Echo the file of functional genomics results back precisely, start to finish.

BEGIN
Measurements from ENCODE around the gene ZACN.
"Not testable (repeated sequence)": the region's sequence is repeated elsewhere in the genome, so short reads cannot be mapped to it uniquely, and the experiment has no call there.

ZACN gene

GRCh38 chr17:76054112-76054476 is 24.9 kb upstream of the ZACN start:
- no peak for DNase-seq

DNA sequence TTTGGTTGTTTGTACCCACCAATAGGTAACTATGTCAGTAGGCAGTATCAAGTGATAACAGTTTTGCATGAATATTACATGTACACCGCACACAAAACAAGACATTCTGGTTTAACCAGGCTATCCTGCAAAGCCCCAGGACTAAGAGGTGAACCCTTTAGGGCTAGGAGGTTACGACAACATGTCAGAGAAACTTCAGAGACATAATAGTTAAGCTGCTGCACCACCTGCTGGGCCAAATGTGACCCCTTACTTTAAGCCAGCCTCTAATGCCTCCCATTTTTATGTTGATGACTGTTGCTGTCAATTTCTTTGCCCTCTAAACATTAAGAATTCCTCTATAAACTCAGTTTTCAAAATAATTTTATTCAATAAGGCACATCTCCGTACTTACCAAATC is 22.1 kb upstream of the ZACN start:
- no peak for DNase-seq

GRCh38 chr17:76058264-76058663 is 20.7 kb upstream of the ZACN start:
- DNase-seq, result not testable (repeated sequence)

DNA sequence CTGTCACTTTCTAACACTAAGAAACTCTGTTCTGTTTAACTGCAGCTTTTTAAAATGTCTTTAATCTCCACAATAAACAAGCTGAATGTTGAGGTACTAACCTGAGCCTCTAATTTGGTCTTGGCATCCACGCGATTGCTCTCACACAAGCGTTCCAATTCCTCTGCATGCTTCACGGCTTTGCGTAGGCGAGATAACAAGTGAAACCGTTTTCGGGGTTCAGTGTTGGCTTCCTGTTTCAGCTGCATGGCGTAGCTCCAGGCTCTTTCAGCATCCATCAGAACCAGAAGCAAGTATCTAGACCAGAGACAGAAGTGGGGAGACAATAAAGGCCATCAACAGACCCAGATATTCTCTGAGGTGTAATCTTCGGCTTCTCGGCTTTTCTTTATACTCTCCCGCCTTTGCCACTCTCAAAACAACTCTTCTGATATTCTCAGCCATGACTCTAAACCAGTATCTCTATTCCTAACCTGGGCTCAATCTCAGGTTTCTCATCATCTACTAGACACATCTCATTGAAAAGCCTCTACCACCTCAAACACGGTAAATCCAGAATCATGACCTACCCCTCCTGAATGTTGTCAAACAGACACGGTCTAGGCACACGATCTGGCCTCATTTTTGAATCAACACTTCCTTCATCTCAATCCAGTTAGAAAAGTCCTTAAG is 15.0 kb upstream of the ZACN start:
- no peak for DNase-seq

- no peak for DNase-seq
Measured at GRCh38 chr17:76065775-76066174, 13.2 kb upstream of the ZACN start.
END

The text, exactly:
Measurements from ENCODE around the gene ZACN.
"Not testable (repeated sequence)": the region's sequence is repeated elsewhere in the genome, so short reads cannot be mapped to it uniquely, and the experiment has no call there.

ZACN gene

GRCh38 chr17:76054112-76054476 is 24.9 kb upstream of the ZACN start:
- no peak for DNase-seq

DNA sequence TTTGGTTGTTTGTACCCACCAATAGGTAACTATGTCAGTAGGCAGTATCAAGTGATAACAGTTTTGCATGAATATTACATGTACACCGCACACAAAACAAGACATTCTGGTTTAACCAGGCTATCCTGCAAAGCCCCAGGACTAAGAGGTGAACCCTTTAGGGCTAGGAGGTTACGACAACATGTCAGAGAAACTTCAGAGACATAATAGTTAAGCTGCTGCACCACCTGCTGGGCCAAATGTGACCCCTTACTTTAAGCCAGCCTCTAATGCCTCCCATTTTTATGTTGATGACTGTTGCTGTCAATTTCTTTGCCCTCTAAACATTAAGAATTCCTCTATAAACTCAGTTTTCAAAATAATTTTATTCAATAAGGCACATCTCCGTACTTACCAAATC is 22.1 kb upstream of the ZACN start:
- no peak for DNase-seq

GRCh38 chr17:76058264-76058663 is 20.7 kb upstream of the ZACN start:
- DNase-seq, result not testable (repeated sequence)

DNA sequence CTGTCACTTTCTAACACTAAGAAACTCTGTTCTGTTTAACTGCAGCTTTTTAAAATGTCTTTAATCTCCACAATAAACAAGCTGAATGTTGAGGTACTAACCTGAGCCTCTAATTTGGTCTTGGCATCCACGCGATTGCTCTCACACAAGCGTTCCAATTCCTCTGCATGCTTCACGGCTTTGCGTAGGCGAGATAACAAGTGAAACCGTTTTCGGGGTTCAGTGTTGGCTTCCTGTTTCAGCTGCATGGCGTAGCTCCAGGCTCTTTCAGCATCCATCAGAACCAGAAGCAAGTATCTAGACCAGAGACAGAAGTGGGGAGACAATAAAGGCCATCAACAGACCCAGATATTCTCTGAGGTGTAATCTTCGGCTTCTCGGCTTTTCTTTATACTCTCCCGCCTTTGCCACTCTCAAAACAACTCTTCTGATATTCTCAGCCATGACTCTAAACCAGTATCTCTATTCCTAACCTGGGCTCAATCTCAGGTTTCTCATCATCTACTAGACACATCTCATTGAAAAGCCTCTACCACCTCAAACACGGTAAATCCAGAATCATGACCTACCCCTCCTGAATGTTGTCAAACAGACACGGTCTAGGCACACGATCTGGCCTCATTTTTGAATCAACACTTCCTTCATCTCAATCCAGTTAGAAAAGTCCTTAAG is 15.0 kb upstream of the ZACN start:
- no peak for DNase-seq

- no peak for DNase-seq
Measured at GRCh38 chr17:76065775-76066174, 13.2 kb upstream of the ZACN start.